Hello, Alaska. Hello Spain. Look, Luton.
I'm really glad you all came. I hope it was worth your while, even if just a little.
Hey, Gail Simone recommended my blog. Now, that's .... unreal. Unbelievable.
How can this ever be so?
1. Six Months Before:- February 2010
I start these blogs because I'm getting better. I never thought I would be, but I am. Far, far better. I'm at the gym every morning, and sometimes I find myself, for example, walking without a stick and not even realising it. And the worst of it all is undoubtedly diminishing. I was so ill that I couldn't remember what it was like to be well, to be OK, to wake up and be able to wake up properly.
It's been a long time. I'm grateful for the change.
But my mind, my mind's turned to mush, it's lost it's edge. It doesn't work like it should do, like it used to. Once I could learn a discipline up to degree level in six weeks and teach it too, and now I can barely read for ten minutes without my mind starting to dim and my concentration fading.
So, if the body needs the gym, then why not blogging for the mind? It'd give me some intense deadlines to fulfil, and force me to work, and sharpen up the weary mental matter, perhaps, and, let's be honest, it might be fun too. I could choose something I really love, something personal, something apart from Economics and Sociology, Education, Politics, Media and Psychology.
After all, I'll keep to myself. I'll fly below the radar, and nobody will have to know I'm here. I won't bother anyone, but I'll have the evidence that I've worked up on the screen every few days. I'll know. It's my secret with myself, like a man shy in his shorts who walks back up and down his own stairs every morning instead of going to a gym.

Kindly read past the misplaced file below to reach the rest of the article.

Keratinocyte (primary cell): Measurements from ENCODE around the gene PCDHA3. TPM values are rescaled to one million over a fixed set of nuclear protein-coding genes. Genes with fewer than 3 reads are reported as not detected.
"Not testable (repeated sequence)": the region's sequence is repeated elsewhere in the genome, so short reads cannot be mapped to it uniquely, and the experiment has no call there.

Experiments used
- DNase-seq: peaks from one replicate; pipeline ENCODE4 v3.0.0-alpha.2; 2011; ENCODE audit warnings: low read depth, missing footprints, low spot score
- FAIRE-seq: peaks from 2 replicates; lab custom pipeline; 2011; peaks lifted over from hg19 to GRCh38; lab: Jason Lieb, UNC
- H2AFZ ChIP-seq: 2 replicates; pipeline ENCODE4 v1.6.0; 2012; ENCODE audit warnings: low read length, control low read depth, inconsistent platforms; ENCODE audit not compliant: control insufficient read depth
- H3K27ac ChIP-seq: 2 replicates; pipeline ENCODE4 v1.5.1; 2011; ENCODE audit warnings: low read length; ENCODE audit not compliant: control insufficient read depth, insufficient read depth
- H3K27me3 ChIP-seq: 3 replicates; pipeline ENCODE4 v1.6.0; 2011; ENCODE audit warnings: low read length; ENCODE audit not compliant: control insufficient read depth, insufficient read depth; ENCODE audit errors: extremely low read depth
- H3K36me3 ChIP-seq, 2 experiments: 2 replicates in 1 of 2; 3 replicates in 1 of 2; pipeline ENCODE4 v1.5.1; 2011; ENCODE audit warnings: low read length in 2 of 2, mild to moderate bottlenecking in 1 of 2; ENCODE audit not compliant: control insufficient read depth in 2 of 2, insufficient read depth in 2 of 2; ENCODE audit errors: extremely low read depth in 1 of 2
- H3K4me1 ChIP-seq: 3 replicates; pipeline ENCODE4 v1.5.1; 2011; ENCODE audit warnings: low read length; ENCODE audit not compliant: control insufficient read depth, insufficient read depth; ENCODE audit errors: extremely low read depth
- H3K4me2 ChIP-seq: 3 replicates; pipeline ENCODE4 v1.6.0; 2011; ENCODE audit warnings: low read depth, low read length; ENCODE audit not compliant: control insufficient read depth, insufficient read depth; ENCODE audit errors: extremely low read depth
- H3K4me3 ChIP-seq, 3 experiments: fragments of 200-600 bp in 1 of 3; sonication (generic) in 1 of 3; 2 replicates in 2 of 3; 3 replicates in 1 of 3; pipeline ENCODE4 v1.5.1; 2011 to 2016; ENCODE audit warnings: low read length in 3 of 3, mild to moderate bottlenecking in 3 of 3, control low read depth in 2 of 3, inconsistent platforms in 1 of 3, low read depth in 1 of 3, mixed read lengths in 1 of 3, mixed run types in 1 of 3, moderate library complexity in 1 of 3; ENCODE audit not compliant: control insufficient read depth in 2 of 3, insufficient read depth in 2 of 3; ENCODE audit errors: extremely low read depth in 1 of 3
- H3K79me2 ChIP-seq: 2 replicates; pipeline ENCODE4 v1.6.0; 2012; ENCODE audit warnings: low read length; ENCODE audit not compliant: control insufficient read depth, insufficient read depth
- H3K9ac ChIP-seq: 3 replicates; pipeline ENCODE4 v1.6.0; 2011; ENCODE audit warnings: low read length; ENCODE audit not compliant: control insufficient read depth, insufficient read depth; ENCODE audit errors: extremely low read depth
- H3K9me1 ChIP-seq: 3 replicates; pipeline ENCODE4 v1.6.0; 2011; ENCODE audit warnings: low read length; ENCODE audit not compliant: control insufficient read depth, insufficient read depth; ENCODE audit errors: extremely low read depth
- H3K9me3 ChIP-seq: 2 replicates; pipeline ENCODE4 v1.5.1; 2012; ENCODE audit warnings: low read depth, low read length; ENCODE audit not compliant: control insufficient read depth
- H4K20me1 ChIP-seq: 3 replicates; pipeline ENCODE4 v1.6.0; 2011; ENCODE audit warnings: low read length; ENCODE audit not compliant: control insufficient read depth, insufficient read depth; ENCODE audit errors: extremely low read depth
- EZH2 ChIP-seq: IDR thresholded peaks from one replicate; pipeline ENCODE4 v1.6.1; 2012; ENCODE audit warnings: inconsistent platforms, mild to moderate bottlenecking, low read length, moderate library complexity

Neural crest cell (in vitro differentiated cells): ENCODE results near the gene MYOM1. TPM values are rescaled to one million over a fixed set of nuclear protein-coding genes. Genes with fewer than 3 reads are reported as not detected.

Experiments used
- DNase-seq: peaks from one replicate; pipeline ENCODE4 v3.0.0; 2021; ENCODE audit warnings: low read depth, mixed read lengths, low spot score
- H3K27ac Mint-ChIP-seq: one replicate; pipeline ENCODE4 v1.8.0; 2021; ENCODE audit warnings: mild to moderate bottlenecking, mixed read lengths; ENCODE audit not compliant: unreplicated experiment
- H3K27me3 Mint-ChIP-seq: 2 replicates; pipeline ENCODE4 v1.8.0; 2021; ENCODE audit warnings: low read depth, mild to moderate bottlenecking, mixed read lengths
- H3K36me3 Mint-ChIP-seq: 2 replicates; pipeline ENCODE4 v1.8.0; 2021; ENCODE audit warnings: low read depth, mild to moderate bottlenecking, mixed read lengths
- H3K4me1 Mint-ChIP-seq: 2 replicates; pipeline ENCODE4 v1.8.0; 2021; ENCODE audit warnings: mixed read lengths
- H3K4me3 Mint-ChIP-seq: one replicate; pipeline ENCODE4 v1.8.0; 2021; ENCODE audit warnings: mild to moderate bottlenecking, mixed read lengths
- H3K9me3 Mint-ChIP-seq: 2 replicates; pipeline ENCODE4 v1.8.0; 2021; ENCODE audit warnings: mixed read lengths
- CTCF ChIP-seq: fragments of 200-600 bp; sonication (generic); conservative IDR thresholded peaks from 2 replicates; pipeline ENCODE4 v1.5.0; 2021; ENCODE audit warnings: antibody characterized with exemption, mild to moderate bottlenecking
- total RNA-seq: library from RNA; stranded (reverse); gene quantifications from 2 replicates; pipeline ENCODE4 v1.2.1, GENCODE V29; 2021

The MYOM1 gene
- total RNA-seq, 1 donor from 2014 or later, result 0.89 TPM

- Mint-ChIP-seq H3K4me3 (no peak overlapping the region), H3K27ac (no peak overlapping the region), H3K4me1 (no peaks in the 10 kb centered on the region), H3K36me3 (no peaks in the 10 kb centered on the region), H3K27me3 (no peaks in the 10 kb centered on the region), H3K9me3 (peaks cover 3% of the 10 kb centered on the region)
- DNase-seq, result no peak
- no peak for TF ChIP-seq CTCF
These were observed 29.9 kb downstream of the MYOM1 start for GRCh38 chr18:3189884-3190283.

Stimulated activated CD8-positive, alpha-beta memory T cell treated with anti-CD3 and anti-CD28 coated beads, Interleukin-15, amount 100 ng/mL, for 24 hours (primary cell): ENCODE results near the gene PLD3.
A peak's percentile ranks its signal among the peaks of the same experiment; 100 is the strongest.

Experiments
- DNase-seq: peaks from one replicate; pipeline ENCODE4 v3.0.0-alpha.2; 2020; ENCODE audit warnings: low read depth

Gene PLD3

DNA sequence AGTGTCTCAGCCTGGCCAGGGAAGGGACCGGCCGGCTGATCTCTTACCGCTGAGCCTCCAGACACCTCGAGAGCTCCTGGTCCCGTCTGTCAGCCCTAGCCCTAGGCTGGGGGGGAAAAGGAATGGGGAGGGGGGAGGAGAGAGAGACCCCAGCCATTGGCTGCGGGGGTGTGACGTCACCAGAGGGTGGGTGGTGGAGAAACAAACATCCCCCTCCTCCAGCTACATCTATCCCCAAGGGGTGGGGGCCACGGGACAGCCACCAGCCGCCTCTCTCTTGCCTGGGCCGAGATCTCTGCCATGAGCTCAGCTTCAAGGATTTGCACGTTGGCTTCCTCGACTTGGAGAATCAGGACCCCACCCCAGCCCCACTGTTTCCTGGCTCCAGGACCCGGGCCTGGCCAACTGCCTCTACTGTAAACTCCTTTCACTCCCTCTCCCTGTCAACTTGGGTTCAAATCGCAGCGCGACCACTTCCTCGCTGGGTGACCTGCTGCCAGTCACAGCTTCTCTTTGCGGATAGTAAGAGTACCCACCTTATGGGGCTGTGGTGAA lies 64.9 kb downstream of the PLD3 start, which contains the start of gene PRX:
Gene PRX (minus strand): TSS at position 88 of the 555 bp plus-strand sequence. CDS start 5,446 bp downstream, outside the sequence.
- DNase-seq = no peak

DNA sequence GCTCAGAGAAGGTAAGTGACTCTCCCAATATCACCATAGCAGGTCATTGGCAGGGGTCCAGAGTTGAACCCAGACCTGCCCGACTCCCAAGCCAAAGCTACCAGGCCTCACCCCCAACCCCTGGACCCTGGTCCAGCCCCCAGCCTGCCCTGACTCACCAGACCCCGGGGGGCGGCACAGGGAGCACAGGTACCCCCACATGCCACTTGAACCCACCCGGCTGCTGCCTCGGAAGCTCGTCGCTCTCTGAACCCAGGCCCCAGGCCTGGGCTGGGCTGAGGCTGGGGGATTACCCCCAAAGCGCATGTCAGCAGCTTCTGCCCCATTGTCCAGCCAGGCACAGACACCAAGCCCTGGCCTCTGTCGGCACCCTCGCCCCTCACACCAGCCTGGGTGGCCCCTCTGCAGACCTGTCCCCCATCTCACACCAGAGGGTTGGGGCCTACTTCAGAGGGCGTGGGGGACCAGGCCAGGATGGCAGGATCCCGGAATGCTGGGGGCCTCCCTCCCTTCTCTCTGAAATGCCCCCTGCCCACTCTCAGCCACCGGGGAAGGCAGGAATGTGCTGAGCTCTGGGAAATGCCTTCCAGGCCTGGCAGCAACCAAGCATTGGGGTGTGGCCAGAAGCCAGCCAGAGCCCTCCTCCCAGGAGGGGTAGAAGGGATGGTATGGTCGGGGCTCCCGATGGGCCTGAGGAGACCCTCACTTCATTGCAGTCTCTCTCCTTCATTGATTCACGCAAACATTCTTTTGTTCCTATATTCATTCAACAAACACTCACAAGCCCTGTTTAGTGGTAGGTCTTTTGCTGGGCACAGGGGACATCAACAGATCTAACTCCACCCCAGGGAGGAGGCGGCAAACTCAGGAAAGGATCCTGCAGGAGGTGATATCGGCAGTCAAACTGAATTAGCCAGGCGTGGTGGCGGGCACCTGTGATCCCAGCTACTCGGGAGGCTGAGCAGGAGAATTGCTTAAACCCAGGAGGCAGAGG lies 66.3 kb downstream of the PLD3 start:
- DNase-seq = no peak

I'll pretend I'm a writer. I've always admired writers, always thought of them as something apart and something better, in their work if not their characters and manners.
I'll pretend I'm a writer for a while and if nothing else, I'll know something of what it's like to have to meet deadlines, and produce when there's nothing in the tank, and I'll try not to write rubbish.
I'll just pretend and pretend hard. You never know.
Something might happen.
There's a little box to your right marked "Shameless?" which contains some links you might like to take a look at. There's one to Sequart, which is worth a go, and one to the barest Facebook Page ever, though I'm going to learn fast, knowing nothing of Facebook at all. If anybody is interested in how somebody like myself tries to master the business of pitching and writing - argh - a book, please feel free to add any questions and issues you'd like to see attended to in coming blogs, though of course most posts here will remain exactly as always. Your ideas, as always, are encouraged and thought of as splendid, and I hope your day is a fine one.